Honda X11 (CB1100SF) Review
Jack Speedkinson & Seth Gonewizz
Bigger isn’t always better, just like smaller isn’t always worse; but sometimes only big will do. That’s certainly the message I get from my wife, anyway, when she’s not too busy adding powdered glass to my sandwiches.
Honda had that very thing in mind when they created the Blackbird. It was a silly thing, but less silly than the other gigantic over-powered motorcycles available at the time. It was eventually upgraded to the imaginatively named ‘Super Blackbird’ which was neither more super, blacker, nor more bird-like.
It was an 1140cc engine in an alloy frame, wrapped in a mountain of horribly unstylish plastic. Somebody at Honda must have been staring at it while a wheel-barrow full of tools fell on his head because, suddenly, the X11 was born. It was the answer to a question nobody was asking. “What would happen if we stuck that engine in a naked bike?” Honda did exactly that, presumably thinking it was a perfect recipe for success of some kind.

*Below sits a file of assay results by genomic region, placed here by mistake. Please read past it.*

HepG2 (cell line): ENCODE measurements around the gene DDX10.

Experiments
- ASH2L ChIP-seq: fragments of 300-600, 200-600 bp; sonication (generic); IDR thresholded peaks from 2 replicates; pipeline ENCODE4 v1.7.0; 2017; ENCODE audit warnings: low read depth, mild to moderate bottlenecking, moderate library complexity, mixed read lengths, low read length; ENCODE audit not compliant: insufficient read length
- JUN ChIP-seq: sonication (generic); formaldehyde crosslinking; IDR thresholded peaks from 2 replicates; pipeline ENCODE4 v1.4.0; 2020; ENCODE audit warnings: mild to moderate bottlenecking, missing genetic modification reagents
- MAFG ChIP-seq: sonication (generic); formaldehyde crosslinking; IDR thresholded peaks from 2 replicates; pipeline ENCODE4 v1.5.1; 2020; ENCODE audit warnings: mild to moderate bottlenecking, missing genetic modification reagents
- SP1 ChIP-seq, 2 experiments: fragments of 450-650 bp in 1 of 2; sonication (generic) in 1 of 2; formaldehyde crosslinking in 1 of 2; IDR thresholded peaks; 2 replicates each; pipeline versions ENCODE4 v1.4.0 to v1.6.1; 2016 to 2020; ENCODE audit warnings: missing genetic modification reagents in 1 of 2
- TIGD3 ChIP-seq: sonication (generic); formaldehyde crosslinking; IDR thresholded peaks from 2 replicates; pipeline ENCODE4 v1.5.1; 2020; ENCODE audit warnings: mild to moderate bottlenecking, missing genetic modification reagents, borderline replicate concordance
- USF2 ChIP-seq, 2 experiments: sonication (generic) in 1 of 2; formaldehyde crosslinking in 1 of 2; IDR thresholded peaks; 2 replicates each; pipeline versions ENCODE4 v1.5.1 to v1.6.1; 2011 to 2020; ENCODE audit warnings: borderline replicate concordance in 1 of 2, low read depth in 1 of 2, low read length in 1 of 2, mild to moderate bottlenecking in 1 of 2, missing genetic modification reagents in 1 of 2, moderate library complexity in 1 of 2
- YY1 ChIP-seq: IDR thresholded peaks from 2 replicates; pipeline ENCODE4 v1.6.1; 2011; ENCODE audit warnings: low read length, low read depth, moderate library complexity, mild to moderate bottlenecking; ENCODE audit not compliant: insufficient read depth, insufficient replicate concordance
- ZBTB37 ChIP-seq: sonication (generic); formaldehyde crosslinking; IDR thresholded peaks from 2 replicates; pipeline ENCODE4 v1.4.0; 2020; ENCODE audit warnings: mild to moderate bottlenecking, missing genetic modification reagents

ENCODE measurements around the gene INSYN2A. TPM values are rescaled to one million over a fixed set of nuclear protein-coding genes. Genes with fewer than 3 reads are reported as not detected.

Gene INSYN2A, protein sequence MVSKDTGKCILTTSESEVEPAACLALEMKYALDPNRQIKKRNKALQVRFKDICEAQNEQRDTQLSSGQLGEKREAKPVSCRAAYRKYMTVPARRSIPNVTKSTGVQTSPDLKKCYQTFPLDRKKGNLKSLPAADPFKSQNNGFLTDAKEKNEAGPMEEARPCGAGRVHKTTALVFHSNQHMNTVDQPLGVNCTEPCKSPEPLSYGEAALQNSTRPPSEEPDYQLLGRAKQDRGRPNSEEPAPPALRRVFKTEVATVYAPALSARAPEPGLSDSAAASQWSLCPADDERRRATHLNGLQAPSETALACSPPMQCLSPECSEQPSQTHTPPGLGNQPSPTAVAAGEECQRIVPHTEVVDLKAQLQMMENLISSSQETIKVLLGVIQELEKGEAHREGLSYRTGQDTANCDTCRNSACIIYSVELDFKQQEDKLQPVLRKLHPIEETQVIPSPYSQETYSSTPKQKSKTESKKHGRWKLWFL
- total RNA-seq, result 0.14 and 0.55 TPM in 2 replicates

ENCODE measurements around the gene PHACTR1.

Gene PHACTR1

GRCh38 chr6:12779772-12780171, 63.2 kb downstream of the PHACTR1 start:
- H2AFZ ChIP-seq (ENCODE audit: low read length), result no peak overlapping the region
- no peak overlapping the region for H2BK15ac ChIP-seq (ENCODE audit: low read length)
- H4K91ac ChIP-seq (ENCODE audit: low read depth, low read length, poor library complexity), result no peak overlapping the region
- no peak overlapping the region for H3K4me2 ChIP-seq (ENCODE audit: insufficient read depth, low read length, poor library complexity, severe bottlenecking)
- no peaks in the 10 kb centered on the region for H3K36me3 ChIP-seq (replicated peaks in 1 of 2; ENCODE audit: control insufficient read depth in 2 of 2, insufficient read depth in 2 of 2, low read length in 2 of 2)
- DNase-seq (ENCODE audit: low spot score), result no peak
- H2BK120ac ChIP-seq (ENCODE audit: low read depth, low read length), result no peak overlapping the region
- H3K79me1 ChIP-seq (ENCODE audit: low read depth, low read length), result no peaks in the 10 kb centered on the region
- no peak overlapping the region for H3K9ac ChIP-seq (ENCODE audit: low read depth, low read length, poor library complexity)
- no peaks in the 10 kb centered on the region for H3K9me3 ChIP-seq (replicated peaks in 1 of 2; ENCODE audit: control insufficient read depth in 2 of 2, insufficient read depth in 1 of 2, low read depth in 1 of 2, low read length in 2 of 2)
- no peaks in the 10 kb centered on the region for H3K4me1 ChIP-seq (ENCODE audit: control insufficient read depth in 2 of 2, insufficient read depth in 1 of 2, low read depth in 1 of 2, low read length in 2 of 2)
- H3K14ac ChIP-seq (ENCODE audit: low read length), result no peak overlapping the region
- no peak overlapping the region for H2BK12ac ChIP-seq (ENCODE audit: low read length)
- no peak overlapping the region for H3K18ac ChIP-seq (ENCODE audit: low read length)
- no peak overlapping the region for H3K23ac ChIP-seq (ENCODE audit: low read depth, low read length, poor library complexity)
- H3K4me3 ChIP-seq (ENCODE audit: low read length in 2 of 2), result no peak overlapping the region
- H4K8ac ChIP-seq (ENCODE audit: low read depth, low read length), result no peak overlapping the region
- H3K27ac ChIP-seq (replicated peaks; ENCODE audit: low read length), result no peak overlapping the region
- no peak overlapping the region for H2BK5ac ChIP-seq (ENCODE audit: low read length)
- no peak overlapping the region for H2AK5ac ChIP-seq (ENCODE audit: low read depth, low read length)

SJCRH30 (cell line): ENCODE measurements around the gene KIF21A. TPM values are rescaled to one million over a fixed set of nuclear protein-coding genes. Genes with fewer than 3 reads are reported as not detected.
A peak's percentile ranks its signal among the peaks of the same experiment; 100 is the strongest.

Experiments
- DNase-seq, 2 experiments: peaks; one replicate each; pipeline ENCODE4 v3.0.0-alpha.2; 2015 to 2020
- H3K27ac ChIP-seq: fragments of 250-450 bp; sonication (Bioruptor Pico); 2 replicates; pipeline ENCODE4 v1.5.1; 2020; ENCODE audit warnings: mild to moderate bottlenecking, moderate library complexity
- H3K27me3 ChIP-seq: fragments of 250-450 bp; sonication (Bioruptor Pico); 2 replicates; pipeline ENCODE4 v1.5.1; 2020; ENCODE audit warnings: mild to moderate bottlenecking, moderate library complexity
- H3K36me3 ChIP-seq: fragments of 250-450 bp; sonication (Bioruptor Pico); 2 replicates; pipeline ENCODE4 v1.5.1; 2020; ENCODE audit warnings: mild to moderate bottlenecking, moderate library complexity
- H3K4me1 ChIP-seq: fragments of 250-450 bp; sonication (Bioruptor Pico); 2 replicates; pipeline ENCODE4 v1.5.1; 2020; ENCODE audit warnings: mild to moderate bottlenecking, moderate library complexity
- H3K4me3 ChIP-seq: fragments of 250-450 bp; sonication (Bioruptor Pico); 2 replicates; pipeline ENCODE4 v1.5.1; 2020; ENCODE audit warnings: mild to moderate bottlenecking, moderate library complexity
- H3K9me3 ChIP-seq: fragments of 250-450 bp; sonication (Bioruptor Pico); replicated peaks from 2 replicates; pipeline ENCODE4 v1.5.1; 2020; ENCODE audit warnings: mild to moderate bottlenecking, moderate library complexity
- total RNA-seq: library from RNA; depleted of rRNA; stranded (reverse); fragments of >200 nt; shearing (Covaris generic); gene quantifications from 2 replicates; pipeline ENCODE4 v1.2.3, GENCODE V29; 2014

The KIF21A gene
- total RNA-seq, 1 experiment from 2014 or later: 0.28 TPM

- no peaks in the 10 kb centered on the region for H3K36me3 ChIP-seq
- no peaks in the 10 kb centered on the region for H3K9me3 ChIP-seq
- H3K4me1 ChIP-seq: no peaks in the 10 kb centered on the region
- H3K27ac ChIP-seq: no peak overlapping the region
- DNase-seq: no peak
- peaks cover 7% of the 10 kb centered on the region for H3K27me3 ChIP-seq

It was known as a naked Blackbird, but it was actually subtly different in several key ways. The engine was slightly retooled to provide more torque, a 5-speed gearbox replaced the 6, it only had one balancer shaft, and it had a partly different frame. But, while it isn’t technically just a naked Blackbird, it essentially is exactly that. It’s a big engine in a big bike that’s designed to go too fast and use too much petrol. Everything else is a secondary concern.
It’s an oddly-styled thing with a huge, oddly-styled tank. It has weird indents to allow your knees to tuck up inside—into which, your knees cannot tuck up inside. Presumably this was only designed to accommodate someone with legs so short they’d actually not be able to touch the floor if they sat on the thing. It might be ideally suited to a squirrel, perhaps?
It has gigantic blobs of plastic bolted to the sides of the radiator. Love them or hate them, they certainly give the bike some character, much like if you had a second head sprouting from your neck. They’re reportedly designed to force air into the huge cooling system as well as creating downforce, since at full speed the bike tries to take off.